Will Money Run Out For The Social Security Disability Trust Fund?

The consensus in the country is that unless Congress acts to rebalance the Disability Insurance Trust Fund, there will be a short fall starting in mid 2016.  The belief is that this shortfall will cause the government to pay about  80 percent of the monthly disability benefit to those who are entitled.  Why is there a shortfall?  Experts say that is is largely due to changes in the American population and the retirement age.

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© Petrik

Shortfalls, for various reasons, have occurred in the past.  Each time a short fall has arisen, Congress has stepped in to “reallocate” the various trust funds so that disabled Americans who have been declared qualified to receive disability benefits continue to receive those benefits.  This reallocation is “normal” for the federal government.  Basically, what is reallocated is the Social Security payroll tax income dealing with old-age benefits or the Old-Age and Survivors Insurance (OASI) and the Disability Insurance Trust Fund.  Notability, the reallocations, of which there have been 11 since 1968, run in both directions.  That is sometimes the Disability Insurance Trust Fund has been reallocated to transfer money to the OASI and sometimes the OASI has been reallocated to transfer money to the Disability Insurance Trust Fund.  The thought about this reallocation is that if allowed, both the OASI and the Disability Insurance Trust Fund would be stable until about 2033.  This time period would give Congress enough time to work out a sensible plan to continue funding both trust funds.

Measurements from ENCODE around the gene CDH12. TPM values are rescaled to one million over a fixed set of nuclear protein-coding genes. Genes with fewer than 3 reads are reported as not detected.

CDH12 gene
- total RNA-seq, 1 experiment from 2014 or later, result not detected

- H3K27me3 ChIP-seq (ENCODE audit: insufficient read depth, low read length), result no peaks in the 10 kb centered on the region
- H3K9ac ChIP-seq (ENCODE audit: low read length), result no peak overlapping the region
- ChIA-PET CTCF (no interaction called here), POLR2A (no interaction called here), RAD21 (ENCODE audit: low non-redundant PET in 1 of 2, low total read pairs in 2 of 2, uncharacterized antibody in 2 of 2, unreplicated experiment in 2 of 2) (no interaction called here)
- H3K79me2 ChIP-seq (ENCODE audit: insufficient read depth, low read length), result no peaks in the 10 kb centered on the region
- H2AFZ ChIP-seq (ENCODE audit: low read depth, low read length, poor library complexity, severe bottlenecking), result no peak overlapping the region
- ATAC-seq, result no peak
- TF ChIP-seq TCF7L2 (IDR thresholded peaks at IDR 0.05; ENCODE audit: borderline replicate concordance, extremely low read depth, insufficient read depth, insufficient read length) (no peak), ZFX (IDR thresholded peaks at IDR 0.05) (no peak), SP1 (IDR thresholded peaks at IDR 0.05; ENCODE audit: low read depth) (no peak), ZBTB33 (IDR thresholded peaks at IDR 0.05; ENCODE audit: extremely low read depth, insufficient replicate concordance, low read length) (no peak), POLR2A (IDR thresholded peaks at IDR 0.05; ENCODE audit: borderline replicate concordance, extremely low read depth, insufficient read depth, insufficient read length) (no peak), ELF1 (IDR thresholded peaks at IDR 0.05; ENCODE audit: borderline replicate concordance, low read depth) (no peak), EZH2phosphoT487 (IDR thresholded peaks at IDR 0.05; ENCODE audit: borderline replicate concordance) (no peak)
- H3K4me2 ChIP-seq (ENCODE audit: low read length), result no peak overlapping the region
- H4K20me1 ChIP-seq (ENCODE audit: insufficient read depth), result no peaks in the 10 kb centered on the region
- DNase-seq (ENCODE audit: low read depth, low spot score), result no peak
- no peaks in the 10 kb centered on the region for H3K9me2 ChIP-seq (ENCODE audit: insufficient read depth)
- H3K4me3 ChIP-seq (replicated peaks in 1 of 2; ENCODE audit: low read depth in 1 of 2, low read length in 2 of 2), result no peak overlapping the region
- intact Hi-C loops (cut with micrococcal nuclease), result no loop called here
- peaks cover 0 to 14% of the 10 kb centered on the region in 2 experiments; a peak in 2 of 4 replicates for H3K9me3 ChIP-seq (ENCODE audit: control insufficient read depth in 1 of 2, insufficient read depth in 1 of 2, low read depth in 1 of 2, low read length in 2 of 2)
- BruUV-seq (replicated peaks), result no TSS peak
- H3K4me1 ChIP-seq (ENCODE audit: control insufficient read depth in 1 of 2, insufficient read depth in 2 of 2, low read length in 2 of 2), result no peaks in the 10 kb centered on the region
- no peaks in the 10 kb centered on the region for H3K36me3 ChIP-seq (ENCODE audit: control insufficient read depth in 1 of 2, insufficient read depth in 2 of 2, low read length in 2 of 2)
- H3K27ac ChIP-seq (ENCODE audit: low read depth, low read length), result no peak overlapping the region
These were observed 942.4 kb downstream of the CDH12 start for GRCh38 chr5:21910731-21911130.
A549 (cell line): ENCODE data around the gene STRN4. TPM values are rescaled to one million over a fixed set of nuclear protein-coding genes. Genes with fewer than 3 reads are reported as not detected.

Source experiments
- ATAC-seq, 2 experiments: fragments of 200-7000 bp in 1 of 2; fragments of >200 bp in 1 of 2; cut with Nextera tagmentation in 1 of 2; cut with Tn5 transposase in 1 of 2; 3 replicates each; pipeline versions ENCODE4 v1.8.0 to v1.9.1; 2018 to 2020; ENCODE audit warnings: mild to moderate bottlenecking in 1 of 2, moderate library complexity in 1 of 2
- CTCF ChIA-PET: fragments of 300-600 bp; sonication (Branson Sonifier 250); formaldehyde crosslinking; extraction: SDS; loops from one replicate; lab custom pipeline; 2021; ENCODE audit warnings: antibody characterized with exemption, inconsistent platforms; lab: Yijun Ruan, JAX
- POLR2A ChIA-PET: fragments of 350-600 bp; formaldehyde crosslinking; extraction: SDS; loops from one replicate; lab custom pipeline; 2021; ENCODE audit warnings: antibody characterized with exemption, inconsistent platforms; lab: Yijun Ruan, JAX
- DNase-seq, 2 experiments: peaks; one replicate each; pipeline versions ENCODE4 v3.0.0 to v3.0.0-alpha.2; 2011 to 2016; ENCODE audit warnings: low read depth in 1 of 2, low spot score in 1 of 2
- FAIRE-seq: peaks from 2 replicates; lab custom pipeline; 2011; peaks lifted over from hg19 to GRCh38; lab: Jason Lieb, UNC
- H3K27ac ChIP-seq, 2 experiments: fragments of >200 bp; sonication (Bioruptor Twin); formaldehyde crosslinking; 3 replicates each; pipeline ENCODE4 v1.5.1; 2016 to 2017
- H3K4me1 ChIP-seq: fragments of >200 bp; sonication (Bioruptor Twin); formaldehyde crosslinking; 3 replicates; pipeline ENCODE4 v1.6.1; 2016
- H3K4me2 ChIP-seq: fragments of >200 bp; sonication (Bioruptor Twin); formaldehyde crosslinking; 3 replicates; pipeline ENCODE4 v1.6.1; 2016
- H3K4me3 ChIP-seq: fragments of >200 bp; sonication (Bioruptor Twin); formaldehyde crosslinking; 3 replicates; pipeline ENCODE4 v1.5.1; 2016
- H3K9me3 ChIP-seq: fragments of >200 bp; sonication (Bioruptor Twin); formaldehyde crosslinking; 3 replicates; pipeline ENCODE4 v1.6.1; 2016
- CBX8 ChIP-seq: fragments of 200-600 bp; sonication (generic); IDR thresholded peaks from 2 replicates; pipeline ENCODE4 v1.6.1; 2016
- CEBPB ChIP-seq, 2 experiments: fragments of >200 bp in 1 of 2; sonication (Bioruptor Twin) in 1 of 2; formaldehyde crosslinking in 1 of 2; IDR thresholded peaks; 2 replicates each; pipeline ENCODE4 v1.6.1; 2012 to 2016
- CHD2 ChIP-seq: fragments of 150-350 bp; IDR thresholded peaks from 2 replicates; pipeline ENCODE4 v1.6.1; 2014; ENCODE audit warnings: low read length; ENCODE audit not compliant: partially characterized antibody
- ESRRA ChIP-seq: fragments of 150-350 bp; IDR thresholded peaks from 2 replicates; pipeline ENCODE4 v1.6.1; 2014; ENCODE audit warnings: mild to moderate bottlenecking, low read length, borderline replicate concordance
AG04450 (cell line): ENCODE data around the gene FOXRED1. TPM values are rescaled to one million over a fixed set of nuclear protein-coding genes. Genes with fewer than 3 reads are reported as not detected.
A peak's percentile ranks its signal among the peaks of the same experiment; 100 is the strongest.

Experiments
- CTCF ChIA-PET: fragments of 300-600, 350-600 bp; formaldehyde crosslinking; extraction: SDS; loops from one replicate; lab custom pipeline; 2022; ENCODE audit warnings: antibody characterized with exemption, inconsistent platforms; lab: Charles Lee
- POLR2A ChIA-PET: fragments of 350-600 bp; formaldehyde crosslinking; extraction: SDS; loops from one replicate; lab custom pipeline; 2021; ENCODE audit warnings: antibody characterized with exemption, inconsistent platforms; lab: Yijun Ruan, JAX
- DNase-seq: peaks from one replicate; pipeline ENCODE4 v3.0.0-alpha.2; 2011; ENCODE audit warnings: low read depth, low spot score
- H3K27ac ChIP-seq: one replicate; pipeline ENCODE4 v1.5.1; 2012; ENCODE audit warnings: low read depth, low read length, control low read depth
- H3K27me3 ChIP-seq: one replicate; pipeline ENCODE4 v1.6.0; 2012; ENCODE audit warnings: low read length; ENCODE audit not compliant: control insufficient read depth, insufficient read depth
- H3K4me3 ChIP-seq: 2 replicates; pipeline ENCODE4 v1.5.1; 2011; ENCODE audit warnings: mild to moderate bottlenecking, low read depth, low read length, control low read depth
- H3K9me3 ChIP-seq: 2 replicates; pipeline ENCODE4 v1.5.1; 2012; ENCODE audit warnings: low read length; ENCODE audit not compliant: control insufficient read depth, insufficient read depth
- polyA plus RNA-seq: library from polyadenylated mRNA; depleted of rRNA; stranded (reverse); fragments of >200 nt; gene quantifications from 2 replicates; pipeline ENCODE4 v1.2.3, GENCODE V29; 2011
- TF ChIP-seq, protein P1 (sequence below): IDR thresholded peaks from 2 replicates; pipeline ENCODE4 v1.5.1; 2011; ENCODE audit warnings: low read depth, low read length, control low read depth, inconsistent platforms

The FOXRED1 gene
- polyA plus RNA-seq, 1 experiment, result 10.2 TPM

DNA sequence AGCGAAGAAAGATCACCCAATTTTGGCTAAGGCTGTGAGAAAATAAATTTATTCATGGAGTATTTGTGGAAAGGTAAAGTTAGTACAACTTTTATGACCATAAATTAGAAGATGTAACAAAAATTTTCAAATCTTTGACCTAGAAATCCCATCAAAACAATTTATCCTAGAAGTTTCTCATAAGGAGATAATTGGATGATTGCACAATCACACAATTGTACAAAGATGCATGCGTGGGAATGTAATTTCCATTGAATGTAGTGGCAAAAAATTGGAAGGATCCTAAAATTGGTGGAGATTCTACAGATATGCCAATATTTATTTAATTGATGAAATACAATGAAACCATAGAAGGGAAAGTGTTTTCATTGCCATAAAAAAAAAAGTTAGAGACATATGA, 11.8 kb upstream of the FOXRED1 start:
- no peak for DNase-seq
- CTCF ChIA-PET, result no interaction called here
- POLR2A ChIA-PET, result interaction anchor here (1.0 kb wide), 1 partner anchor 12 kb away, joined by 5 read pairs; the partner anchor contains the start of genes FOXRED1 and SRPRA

This is year is different.  Congress passed, in early January, House Resolution 5. This resolution is a procedural rule which stops any reallocation unless there has been either benefit cuts or tax increases or both which improve the solvency of both funds.  The trouble is that this goal is nearly impossible to reach.  No politician will vote to cut benefits and the GOP controlled House will not vote to increase taxes.  As a consequence, there will be no reallocation.

The mood in some corners of Congress is anti-disability recipients.  Instead of the government paying those Americans who have worked hard all of their lives, paid into the “system” and earned the right to be considered for disability payments, they are now being painted with the “hate brush” of being lazy, work-shy and worse malingerers.  Congress’ war cry is that the disability system is broken.  They are attempting to pit the retirees against the disabled.  As usual for Congress, facts are in short supply.

The truth is that the vast majority of disability recipients do not want to be on disability, they would rather be working.  The truth is that vast majority of disability recipients have had to fight “tooth and toenail” for the disability benefits that they have been awarded.  The truth is that the system is not broken (only about 41 per cent of those who apply are eventually awarded benefits).  The truth is that reallocation would not harm or endanger either fund.

 

 

 

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Indiana Trial Lawyers Association